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« Reply #4 on: July 31, 2012 01:07:20 PM »

I think I need to make a loom and weave some scarves now. My to-do list gets ever longer thanks to awesome Craftsters like yourself who happily share their knowledge  Grin

Your yarn & the resulting scarf are beautiful  Grin
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Belladune
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« Reply #5 on: July 31, 2012 01:25:05 PM »

Thank you Aislyn and Kookaloo!  Happy to inspire!
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« Reply #6 on: July 31, 2012 01:55:31 PM »

Beautiful Bella! The colors you used are so striking together. Smiley
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« Reply #7 on: July 31, 2012 04:35:28 PM »

Omg, how cool is that?!  What an amazingly lovely scarf!  I absolutely adore it!  I so want to annoy my husband by bringing a large piece of wood into our tiny apartment!  lol!!!  I would so love to do a weave-a-long!  I'm not a knitter or a crocheter (yet), but I can totally handle this technique!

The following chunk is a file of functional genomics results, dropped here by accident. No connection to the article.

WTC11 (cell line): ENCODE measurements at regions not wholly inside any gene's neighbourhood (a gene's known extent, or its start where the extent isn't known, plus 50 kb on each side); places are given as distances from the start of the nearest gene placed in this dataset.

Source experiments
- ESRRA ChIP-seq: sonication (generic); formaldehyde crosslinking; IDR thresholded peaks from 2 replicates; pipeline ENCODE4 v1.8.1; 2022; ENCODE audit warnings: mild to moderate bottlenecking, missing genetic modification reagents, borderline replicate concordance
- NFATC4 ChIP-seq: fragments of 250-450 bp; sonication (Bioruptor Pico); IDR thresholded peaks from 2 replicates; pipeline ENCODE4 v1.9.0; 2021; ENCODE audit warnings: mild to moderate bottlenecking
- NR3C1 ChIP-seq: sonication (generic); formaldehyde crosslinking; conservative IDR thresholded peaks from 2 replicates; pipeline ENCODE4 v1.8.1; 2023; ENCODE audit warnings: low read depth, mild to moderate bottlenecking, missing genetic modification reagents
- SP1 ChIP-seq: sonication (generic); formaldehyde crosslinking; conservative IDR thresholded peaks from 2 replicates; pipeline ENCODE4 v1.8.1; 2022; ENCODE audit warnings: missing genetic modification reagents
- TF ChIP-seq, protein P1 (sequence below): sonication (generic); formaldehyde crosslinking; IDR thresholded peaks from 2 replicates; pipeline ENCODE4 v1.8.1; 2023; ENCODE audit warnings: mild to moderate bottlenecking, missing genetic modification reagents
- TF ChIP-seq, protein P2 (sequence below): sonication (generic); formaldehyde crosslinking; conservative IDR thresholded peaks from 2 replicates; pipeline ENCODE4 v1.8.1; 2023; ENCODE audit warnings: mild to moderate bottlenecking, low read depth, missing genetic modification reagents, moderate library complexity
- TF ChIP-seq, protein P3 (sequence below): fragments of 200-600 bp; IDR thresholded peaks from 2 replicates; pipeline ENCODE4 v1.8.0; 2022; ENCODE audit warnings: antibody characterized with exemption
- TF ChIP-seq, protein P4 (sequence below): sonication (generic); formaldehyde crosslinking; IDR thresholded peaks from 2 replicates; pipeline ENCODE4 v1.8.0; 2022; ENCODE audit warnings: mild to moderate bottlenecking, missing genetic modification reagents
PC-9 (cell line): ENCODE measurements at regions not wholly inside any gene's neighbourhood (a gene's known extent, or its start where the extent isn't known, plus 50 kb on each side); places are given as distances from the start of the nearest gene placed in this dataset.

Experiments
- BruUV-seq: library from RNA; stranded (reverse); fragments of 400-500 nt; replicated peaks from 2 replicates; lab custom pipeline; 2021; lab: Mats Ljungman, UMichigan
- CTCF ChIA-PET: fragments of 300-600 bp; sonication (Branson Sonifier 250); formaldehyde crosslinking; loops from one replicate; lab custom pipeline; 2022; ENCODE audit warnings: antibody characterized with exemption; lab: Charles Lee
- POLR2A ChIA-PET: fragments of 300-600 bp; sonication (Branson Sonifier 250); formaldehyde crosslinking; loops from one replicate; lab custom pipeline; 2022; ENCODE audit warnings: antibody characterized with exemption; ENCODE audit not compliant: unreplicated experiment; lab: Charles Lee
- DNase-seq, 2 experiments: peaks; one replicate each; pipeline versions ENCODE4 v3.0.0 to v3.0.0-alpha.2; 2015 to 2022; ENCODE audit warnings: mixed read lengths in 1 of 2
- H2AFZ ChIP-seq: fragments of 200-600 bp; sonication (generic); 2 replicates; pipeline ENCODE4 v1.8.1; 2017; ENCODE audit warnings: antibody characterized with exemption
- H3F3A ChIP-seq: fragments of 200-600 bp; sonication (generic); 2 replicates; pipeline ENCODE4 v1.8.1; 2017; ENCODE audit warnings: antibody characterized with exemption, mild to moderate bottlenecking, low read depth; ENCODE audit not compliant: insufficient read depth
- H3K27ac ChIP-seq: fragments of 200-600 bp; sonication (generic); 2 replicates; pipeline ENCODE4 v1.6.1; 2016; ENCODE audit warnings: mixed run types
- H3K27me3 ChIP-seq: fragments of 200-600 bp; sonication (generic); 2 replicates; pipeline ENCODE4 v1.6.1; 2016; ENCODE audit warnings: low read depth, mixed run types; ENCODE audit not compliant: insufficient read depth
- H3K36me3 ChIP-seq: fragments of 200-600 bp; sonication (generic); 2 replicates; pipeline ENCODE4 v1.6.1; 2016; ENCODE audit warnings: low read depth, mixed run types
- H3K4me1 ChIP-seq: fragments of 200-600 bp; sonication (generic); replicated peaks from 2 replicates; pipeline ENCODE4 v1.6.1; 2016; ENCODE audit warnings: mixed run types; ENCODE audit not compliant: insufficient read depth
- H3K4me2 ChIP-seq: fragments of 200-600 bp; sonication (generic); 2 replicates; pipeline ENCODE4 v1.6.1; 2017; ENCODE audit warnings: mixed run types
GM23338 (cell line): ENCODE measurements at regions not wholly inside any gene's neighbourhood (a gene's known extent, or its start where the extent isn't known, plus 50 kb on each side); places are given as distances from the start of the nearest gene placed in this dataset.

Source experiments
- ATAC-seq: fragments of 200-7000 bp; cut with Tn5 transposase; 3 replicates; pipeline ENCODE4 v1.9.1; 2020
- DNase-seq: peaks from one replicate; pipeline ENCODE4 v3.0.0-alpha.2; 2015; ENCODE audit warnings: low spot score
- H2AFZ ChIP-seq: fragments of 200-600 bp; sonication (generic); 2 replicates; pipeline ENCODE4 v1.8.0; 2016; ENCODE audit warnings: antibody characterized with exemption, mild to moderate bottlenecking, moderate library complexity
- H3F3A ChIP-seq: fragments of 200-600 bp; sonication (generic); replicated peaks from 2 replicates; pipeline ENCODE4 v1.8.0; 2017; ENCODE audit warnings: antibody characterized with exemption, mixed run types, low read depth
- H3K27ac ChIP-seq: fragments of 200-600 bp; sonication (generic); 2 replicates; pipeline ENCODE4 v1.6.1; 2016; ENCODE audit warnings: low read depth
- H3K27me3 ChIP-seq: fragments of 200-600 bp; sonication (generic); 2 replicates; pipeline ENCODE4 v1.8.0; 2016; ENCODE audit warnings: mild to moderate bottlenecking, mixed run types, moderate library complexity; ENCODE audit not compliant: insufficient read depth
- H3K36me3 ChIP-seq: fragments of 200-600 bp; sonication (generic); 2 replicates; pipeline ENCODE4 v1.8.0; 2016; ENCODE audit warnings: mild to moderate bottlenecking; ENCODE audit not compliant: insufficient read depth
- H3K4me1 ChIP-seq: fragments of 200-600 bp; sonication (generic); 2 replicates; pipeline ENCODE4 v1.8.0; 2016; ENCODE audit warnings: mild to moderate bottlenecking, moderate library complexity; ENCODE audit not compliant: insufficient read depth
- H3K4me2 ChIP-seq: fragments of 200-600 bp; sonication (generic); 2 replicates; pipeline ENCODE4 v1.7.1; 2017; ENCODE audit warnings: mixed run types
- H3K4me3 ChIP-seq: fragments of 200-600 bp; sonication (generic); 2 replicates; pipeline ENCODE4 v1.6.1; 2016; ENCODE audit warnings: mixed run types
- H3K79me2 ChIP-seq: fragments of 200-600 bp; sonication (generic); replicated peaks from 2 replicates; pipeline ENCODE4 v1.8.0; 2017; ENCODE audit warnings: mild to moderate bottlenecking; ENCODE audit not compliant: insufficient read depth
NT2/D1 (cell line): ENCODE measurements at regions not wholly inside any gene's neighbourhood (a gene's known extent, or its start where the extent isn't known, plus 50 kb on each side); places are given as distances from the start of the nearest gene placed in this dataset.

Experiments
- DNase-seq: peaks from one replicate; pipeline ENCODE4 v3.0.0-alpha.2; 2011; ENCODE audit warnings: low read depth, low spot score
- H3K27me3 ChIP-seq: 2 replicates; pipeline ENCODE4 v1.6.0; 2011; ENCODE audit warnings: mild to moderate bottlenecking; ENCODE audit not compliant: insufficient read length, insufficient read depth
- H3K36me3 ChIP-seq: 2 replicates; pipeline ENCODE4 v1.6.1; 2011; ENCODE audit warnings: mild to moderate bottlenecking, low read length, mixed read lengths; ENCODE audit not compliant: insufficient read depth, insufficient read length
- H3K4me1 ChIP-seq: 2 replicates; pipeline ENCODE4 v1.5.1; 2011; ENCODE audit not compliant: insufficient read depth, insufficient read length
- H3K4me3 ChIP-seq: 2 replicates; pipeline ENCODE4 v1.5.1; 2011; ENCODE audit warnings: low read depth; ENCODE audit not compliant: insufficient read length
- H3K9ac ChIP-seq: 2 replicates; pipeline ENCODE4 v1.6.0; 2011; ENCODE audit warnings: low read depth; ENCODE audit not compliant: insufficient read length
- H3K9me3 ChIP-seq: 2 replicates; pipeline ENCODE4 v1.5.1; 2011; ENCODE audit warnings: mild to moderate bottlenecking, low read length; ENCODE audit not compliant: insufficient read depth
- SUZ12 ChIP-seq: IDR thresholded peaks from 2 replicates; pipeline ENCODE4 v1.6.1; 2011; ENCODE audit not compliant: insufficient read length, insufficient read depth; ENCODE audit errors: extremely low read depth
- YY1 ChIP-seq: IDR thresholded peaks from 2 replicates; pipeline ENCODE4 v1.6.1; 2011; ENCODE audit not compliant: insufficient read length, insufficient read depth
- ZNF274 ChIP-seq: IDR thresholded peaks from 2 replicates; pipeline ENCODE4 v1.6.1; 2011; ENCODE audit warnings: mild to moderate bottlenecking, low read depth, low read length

« Last Edit: July 31, 2012 04:37:32 PM by jillybeans » THIS ROCKS   Logged

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« Reply #8 on: July 31, 2012 04:40:24 PM »

Love it! It's so cool that you spun your own yarn, too.
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Belladune
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« Reply #9 on: July 31, 2012 04:47:46 PM »

Thank you, all!

Jillybeans, I spent most of my time weaving on it with the board up against the wall, sitting in a chair.  So it only took up about 1 squarefoot of space most of the time.  Mind you it still takes up that much space, but it's not to to much room after all Grin Wink